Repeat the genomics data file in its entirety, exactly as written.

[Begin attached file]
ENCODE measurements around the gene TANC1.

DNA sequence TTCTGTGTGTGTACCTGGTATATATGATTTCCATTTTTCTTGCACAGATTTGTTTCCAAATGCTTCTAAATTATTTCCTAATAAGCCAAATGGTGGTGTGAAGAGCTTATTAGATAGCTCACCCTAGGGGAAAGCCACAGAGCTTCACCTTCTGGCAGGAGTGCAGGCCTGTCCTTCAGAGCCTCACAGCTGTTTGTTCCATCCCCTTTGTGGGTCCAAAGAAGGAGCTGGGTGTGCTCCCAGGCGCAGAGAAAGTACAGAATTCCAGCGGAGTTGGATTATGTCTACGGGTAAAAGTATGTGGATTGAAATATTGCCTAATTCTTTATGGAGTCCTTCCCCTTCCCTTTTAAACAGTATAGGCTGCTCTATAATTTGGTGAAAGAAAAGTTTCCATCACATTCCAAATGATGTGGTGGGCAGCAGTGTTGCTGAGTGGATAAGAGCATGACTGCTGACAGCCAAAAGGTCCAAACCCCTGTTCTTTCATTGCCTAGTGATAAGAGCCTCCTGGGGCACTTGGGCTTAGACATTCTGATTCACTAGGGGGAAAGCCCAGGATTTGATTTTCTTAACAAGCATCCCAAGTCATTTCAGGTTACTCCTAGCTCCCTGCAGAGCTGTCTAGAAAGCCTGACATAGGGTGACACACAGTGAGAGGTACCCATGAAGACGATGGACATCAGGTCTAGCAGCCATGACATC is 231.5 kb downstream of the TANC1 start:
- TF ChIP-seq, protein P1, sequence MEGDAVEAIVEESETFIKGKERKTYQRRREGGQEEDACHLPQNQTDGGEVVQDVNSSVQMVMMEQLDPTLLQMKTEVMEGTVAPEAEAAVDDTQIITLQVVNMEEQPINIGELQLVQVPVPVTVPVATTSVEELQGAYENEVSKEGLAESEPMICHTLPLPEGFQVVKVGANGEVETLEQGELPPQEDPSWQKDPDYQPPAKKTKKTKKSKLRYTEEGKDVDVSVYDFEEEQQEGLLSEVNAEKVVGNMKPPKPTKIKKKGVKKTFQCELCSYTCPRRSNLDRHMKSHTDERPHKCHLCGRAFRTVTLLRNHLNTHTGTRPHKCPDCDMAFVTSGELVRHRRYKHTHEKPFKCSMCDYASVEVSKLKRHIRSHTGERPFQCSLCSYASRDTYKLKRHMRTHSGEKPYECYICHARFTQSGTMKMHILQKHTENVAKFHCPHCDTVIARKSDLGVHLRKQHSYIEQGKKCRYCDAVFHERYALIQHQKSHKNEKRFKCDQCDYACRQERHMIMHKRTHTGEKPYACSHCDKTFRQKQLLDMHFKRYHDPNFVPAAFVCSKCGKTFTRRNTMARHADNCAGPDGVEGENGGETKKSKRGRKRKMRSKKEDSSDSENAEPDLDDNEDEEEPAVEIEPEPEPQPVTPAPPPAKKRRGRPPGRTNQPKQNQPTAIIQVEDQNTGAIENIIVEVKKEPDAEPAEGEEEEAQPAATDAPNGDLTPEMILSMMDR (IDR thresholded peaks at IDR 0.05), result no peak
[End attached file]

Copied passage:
ENCODE measurements around the gene TANC1.

DNA sequence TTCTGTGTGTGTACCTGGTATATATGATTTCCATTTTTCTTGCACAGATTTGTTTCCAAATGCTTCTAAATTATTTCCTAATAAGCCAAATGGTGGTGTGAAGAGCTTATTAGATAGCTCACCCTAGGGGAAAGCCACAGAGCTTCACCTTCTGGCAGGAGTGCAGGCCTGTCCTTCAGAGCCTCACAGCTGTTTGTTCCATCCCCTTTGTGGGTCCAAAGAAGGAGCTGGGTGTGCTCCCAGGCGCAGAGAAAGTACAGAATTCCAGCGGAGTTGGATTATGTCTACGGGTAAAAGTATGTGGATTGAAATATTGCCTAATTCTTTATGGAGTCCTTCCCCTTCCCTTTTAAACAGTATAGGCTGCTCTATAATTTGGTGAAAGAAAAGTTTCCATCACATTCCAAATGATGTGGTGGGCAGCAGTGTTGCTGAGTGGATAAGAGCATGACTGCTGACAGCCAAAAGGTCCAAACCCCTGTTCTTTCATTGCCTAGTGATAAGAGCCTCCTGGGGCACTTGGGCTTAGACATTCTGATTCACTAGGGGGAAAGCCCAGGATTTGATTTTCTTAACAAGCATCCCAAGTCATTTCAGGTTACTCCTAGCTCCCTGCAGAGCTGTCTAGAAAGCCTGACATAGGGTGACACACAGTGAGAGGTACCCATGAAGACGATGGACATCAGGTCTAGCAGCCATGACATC is 231.5 kb downstream of the TANC1 start:
- TF ChIP-seq, protein P1, sequence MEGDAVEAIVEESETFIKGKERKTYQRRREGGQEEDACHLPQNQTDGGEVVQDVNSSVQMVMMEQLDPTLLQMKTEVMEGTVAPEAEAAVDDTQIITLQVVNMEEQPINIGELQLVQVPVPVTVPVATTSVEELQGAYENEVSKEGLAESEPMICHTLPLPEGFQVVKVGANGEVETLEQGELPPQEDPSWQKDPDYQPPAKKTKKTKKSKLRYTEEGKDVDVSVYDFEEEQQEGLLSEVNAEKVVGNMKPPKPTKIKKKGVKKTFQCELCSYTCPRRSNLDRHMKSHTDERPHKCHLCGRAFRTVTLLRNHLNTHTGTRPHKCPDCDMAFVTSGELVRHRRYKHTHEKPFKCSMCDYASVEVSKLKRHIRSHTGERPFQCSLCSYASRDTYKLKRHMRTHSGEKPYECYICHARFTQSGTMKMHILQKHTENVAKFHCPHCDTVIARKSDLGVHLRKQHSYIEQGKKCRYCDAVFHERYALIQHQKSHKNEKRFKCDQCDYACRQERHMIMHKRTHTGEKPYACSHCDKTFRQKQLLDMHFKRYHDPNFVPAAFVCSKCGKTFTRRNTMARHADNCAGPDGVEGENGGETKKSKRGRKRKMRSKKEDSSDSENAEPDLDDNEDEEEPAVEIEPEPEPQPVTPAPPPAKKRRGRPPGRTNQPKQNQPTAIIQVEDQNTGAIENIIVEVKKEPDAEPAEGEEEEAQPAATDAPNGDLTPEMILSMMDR (IDR thresholded peaks at IDR 0.05), result no peak